1939 printing; Alfred A. Knopf publishers, New York; "translated from the French by Gerard Hopkins"; hardbound with vibrant purple boards and gilt lettering; book in quite good condition with clean pages and tight binding; "old-styly" rough cutting of paper; dust jacket good condition also; see pics.
Verdun (/vɛərˈdʌn, vɜːr-/; French pronunciation: [vɛʁ.dœ̃] official name before 1970 Verdun-sur-Meuse) is a small city in the Meuse department in Grand Est in northeastern France. It is an arrondissement of the department.
Verdun is the biggest city in Meuse, although the capital of the department is the Bar-le-Duc which is slightly smaller than Verdun. It is well known for giving its name to a major battle of the First World War.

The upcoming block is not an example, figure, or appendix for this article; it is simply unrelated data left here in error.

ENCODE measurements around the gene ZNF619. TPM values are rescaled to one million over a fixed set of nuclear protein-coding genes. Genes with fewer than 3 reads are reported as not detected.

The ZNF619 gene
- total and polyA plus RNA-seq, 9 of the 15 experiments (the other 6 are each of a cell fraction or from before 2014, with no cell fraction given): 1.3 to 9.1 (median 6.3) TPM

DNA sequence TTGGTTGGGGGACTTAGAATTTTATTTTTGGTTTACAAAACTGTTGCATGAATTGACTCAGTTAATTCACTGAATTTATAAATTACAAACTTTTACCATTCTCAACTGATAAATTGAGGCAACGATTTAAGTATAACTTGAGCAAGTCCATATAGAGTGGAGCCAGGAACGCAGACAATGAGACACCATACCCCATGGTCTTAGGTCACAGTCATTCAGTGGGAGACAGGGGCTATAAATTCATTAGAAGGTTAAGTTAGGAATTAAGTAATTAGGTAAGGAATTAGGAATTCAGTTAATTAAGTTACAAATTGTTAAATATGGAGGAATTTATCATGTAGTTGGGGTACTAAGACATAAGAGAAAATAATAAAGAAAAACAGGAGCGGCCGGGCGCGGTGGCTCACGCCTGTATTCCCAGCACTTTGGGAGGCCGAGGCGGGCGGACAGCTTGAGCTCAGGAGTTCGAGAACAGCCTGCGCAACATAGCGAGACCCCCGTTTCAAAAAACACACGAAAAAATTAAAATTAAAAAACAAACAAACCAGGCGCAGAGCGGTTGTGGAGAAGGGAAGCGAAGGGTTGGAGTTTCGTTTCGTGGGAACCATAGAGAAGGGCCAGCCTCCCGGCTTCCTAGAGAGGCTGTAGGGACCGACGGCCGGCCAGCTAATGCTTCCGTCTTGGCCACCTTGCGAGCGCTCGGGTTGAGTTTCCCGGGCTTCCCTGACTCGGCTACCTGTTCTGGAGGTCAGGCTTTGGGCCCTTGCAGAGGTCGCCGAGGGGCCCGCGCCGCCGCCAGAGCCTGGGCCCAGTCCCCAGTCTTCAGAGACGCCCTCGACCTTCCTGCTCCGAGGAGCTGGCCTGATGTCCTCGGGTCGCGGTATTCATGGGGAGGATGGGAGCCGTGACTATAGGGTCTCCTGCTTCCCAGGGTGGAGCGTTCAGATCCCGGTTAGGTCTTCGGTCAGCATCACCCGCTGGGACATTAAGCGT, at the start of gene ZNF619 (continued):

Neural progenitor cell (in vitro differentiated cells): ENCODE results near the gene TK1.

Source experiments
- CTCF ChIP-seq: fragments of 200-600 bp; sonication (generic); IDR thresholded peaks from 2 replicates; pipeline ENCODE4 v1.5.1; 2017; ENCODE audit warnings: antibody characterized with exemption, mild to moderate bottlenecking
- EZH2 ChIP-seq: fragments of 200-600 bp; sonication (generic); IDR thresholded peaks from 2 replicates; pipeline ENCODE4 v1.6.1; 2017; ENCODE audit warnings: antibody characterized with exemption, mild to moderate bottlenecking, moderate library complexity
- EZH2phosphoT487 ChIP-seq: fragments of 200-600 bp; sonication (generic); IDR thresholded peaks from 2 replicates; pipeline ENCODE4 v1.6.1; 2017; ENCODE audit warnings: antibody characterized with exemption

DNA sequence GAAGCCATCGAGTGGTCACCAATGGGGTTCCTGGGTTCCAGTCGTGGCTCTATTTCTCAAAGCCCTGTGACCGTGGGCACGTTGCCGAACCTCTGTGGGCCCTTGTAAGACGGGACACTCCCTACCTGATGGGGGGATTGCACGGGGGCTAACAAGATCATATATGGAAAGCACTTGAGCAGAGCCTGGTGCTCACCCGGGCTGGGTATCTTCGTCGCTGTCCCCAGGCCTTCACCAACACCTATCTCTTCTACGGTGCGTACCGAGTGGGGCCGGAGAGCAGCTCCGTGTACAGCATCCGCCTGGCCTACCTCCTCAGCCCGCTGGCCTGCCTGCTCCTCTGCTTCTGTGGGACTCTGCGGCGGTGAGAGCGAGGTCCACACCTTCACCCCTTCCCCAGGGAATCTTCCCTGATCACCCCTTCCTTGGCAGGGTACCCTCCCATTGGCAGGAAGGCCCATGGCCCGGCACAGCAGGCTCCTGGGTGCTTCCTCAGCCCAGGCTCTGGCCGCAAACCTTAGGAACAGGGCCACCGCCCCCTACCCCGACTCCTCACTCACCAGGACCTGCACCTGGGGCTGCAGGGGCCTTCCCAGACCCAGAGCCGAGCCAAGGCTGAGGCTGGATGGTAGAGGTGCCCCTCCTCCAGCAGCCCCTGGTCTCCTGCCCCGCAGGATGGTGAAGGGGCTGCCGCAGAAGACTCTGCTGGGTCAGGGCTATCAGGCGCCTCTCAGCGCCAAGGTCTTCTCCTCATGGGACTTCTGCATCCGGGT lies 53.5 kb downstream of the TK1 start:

The Battle of Verdun (Bataille de Verdun, IPA: [bataj də vɛʁdœ̃], Schlacht um Verdun, IPA: [ʃlaxt ˀʊm ˈvɛɐdœŋ]), fought from 21 February to 18 December 1916, was the largest and longest battle of the First World Waron the Western Front between the German and French armies. The battle took place on the hills north of Verdun-sur-Meuse in north-eastern France. The German 5th Army attacked the defences of the Fortified Region of Verdun (RFV, Région Fortifiée de Verdun) and those of the French Second Army on the right bank of the Meuse. Inspired by the experience of the Second Battle of Champagne in 1915, the Germans planned to capture the Meuse Heights rapidly, because this was an excellent defensive position with good observation for the artillery to bombard Verdun. The Germans hoped that the French would commit their strategic reserve to recapture the position and suffer catastrophic losses in a battle of annihilation, not costly for the Germans because of their tactical advantage.